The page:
Data from: Within- and trans-generational effects of herbivores and detritivores on plant performance and reproduction
Cite this dataset
González Megias, Adela (2016). Data from: Within- and trans-generational effects of herbivores and detritivores on plant performance and reproduction [Dataset]. Dryad. https://doi.org/10.5061/dryad.p412k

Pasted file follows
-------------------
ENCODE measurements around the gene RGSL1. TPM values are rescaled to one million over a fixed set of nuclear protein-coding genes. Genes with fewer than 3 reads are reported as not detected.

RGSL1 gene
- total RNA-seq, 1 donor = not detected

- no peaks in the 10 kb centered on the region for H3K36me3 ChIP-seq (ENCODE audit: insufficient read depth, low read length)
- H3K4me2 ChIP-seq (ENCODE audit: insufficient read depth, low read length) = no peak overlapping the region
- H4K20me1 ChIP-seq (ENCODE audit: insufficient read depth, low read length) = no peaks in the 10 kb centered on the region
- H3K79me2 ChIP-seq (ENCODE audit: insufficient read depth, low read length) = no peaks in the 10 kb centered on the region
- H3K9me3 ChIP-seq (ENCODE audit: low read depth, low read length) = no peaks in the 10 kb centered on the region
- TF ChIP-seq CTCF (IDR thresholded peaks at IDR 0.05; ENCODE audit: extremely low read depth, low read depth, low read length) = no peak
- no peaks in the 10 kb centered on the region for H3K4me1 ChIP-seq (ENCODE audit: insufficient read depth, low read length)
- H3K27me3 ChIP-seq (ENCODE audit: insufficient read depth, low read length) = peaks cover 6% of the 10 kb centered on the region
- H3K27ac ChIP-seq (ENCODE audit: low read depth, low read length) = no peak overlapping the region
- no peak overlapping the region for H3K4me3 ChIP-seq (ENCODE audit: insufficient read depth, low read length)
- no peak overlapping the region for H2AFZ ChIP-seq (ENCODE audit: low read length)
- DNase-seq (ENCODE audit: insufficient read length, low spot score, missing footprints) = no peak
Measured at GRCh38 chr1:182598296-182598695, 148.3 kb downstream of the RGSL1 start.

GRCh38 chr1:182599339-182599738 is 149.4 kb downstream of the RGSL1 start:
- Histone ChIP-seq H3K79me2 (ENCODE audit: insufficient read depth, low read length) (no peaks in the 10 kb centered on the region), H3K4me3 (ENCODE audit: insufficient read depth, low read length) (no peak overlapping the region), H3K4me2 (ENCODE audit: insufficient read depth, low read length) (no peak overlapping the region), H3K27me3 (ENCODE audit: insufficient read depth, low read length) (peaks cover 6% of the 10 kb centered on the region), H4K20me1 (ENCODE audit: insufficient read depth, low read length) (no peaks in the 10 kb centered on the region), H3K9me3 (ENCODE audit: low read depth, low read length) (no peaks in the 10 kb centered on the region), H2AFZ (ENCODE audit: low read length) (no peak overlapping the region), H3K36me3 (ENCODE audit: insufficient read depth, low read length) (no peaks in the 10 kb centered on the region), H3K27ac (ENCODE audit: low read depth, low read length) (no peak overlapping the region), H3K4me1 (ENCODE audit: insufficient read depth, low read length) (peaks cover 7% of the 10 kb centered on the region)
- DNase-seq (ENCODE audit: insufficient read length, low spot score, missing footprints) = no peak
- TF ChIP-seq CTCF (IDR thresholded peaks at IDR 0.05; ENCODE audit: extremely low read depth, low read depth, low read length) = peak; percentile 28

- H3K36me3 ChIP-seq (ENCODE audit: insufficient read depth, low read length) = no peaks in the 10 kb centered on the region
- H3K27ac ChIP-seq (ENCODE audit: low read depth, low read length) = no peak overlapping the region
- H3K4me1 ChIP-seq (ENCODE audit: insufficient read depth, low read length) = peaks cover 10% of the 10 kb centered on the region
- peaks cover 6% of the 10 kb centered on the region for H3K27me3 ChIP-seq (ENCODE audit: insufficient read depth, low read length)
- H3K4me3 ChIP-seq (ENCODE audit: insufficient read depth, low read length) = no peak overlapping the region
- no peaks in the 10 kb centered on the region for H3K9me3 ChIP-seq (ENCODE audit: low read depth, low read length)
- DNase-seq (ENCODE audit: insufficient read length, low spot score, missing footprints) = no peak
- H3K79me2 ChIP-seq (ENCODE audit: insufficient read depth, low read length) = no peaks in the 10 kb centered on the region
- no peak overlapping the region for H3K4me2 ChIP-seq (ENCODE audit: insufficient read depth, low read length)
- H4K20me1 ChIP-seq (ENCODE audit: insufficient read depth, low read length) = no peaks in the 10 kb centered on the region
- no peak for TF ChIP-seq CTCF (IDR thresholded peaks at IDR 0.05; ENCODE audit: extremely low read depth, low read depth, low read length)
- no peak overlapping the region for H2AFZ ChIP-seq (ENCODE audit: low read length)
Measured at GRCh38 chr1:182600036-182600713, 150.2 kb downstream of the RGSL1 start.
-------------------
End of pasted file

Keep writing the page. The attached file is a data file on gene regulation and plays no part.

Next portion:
1. Mutualistic and antagonistic aboveground and belowground species have the potential to be involved in strong interactions that can either weaken or strengthen their individual impacts on plants. Their impacts can also have delayed effects on a plant's progeny by altering offspring traits and survival. Few studies have explored the effect of herbivore and detritivore interactions with parent plants on offspring vital life-cycle processes, such as seedling emergence rate, seedling establishment, and offspring survival. 2. In the field, I experimentally studied the combined effects of floral herbivores, root herbivores, and detritivores on plant growth and reproduction of Moricandia moricandioides (Brassicaceae). In particular, I analysed the trans-generational effects of herbivores and detritivores on seed and juvenile production as well as on vital life-cycle processes (i.e. seedling emergence rates, survival). 3. Floral herbivores strongly reduced the number of flowers, fruits, seeds, and juveniles. Detritivores had an impact on plant success by increasing seed quality (% N and N:C ratio), although the effect was altered by the presence of floral and root herbivores. 4. I found maternal effects (trans-generational effects) of floral herbivores, root herbivores, and detritivores. Floral herbivores reduced seedling emergence and establishment. Floral and root herbivores in combination reduced seedling emergence timing, but the effect was counteracted by detritivores. Detritivores also reduced the negative effect of floral herbivores on offspring mortality rate. 5. This study shows that the impact of aboveground and belowground organisms on M. moricandioides plants go beyond seed production and were evident in the probability of establishment and survival of the following generation. Trans-generational effects were induced by all three groups of interacting organisms and the net consequences for plant offspring depended on the organisms interacting with the plant.